I believe that we can engage children and have them truly own and demonstrate their learning success by incorporating multimedia learning in the classroom. This belief was reinforced by a few projects that I worked on with a class of Grade One students who I had the pleasure of working with for the past six weeks.
Anytime a child believes he has an audience for his ‘performance’ he will be more engaged and concerned about his production and success. Tell a child that she will be in a movie or on a poster and her eyes will light up. Kids are natural performers. Even the reluctant, shy ones will smile and be excited when they see themselves on the screen or in print.
One of the first activities we did was to create a ‘number hunt’ where the kids had my camera and were in charge of walking around the school to find things that were found in groups of one, two, etc.. After the pictures were taken, I used Sliderocket to put together a presentation that we shared with our class, another class and with the parents and guardians by sending the URL home for them. I was also able to download it and print it so that after it was laminated it became a popular book for the children to read to themselves, reinforcing both counting and number words. Relating to their own environment and relevant objects was important. You can see our presentation HERE.
On Groundhog Day, we used Wallwisher to record the information that we had learned about groundhogs and the traditions around the day. The kids were thrilled to see their names being recorded on the screen and they again shared the URL with their families at home to re-read and share. We used Wallwisher again when doing a KWL session on nutrition, food, and reasons that we eat.
We made Photovisi presentations that we printed out to record our 100th day of school activities and our Valentine’s Day fun. The picture stories with their photos were great for retelling events, ordering events and sharing with our school community and children’s homes.
The most fun we had was producing our very short YouTube video showcasing the digraph /sh/. Going through the process of learning about the sound, watching similar project videos by Kathy Cassidy’s students, brainstorming words, preparing our ‘props’, and then the steps of actually producing our video was intriguing, interesting, and motivational. The video was put together using Movie Maker and uploaded to YouTube. The kids felt like superstars! The joy and pride on their faces while watching the finished product was proof that they were invested in it. They truly had tried their very best, knowing that they would have an audience beyond the immediate classmates and teacher. Sharing the product with their parents and guardians was an exciting event!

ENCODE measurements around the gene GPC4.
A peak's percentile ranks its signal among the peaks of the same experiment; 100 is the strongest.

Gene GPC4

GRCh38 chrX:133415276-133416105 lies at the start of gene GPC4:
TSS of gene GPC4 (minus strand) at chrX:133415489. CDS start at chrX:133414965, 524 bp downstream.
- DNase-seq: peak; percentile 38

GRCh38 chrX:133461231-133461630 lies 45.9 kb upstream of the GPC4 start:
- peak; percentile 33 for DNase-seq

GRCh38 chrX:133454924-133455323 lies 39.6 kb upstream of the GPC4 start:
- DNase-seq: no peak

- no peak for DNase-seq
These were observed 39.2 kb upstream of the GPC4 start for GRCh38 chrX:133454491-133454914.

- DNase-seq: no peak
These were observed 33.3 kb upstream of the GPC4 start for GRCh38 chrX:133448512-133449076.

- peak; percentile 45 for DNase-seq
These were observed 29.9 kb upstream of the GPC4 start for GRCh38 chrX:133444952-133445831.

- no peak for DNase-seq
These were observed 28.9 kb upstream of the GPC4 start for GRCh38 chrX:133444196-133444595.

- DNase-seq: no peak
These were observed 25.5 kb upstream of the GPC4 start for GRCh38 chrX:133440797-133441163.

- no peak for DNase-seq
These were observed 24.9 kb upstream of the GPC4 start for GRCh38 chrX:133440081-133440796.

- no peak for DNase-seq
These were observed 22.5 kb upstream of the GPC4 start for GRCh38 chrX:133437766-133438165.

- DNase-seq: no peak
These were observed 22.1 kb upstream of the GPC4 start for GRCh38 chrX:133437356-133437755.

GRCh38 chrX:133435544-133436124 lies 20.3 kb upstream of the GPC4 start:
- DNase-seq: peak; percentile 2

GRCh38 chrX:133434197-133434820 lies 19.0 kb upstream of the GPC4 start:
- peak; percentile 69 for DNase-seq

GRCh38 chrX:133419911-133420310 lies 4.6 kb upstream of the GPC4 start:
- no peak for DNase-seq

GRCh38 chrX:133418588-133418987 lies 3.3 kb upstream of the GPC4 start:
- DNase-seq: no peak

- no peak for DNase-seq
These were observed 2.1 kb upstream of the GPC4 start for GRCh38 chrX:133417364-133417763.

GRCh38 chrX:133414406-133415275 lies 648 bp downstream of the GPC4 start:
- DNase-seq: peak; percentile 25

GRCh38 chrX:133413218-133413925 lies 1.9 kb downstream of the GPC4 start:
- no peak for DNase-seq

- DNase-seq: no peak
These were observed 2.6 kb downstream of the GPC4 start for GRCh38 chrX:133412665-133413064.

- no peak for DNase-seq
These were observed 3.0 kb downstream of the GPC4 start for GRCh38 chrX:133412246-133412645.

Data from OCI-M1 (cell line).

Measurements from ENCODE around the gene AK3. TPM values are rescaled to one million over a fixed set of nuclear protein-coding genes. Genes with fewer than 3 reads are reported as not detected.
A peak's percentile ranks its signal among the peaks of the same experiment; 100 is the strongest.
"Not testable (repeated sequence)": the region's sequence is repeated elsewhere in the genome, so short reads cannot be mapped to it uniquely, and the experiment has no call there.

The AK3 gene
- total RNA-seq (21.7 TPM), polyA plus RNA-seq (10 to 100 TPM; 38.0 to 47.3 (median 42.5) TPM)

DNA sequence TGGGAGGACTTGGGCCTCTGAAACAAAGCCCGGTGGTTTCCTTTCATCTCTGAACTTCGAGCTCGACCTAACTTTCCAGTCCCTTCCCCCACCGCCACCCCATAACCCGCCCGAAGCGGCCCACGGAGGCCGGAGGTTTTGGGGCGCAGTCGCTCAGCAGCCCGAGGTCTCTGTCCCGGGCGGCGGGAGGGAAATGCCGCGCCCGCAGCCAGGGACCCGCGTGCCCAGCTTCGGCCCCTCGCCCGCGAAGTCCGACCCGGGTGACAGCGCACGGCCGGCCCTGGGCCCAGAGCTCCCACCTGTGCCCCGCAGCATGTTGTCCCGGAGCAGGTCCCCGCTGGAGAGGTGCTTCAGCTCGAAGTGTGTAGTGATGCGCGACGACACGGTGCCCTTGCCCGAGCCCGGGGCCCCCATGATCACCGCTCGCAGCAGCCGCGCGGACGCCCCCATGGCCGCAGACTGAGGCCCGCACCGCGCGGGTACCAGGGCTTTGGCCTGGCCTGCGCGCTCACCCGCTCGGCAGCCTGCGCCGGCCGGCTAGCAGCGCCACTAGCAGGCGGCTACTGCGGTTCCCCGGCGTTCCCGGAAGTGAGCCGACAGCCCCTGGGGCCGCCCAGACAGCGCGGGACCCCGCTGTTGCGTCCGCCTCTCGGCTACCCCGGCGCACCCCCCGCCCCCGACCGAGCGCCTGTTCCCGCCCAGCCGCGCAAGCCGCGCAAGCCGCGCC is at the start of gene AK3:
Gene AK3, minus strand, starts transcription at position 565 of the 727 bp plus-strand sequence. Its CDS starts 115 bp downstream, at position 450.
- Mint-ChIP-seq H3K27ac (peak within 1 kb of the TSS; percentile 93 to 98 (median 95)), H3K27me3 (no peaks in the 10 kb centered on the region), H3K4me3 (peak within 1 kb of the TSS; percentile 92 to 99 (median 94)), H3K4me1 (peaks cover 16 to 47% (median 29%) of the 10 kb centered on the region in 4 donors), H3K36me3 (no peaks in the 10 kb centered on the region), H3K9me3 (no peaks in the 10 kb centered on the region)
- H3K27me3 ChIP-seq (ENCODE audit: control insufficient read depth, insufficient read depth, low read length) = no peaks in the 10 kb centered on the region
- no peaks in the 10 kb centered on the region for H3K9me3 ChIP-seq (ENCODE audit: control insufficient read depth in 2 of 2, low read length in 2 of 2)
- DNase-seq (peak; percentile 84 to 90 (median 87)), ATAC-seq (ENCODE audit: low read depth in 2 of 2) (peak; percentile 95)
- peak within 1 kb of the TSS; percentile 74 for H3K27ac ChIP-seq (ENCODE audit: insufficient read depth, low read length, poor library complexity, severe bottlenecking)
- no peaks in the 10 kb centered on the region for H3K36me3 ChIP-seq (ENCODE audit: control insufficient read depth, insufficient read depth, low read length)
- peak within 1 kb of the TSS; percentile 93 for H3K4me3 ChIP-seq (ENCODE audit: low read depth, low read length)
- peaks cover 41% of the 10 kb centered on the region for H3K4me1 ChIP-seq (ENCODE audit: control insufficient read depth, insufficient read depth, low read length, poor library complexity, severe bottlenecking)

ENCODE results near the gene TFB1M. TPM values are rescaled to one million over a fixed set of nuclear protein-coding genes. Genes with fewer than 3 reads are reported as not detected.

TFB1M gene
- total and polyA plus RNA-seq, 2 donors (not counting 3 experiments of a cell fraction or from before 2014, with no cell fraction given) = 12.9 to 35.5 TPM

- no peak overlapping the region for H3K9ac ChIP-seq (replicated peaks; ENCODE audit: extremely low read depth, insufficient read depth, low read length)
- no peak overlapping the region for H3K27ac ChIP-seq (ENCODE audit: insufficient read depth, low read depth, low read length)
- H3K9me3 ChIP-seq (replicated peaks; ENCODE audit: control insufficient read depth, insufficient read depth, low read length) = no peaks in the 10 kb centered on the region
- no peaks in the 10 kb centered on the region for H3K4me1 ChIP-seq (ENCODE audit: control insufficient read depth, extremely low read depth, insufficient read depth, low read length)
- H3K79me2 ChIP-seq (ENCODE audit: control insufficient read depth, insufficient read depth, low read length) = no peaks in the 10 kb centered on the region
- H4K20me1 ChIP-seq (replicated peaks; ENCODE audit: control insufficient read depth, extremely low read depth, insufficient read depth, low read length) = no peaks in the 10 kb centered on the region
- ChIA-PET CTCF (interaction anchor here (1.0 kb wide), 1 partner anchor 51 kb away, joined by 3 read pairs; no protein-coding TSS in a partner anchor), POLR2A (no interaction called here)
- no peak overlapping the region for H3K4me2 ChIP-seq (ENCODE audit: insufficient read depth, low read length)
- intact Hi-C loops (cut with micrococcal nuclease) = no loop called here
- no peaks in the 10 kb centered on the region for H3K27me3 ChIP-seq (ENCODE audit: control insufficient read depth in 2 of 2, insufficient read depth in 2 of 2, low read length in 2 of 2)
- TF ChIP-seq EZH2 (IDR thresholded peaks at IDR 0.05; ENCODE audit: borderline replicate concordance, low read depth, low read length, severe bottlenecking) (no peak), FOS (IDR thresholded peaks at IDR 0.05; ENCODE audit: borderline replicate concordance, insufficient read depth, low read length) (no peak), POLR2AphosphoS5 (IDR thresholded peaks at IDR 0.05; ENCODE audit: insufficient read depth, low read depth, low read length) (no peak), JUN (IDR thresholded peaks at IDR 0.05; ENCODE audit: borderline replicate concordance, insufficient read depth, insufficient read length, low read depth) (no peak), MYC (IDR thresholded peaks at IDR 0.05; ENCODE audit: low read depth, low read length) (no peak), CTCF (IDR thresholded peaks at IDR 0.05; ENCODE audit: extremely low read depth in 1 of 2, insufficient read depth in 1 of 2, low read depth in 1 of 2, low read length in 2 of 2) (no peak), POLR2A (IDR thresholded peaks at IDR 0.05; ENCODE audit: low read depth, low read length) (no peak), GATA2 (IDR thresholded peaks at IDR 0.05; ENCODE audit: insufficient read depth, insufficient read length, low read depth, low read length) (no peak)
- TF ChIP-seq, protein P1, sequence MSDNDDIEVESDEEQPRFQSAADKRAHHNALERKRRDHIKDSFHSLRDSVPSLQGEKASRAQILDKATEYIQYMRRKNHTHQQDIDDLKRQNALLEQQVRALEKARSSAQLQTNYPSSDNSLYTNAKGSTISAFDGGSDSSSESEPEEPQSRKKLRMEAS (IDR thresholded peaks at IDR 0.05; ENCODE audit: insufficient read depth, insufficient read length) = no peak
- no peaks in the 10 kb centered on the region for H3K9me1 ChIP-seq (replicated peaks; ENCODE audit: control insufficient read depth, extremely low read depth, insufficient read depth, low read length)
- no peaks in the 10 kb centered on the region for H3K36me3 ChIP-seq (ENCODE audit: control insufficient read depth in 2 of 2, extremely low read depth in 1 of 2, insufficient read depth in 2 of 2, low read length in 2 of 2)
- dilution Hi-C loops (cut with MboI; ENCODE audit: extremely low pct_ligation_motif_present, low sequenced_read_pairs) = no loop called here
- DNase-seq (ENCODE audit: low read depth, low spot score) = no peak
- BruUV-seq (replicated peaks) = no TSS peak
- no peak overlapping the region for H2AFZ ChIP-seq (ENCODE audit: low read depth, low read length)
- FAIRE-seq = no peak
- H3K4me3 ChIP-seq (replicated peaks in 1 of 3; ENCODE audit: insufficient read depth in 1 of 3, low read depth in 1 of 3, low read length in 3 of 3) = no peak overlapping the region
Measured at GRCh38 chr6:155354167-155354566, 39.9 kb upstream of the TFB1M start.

These kids were amazing writers, actors, directors and producers. They had not had experience with creating these kinds of multimedia presentations and they were eager to be a part of it. Their enthusiasm and pride was evident and they were completely engaged in learning to share what they knew. These projects were fun and engaging and these children were truly ‘stars.’ The knowledge that they could have an audience beyond their classroom was motivating for them. Their desire to show what they knew and teach others was a huge source of pride. They were superstars and I am very proud of them!
This particular school does not have many technological resources. In a Kindergarten to Grade Eight school with approximately 550 students they have 30 laptops for the whole school and one computer per classroom. There are 4 additional computers in the resource center and one interactive whiteboard housed in a Grade 8 classroom. These could be considered limitations but the amazing projects that we were able to create are proof that there are some wonderful tools that allow us to incorporate learning and technology for kids to create with.
The problem that I have seen isn’t a lack of tools but seems to be a lack of teacher engagement with these tools. Is it fear of the new tools or an unawareness of the tools? How do we get more teachers to see the benefits of their use and to take the risk to try them?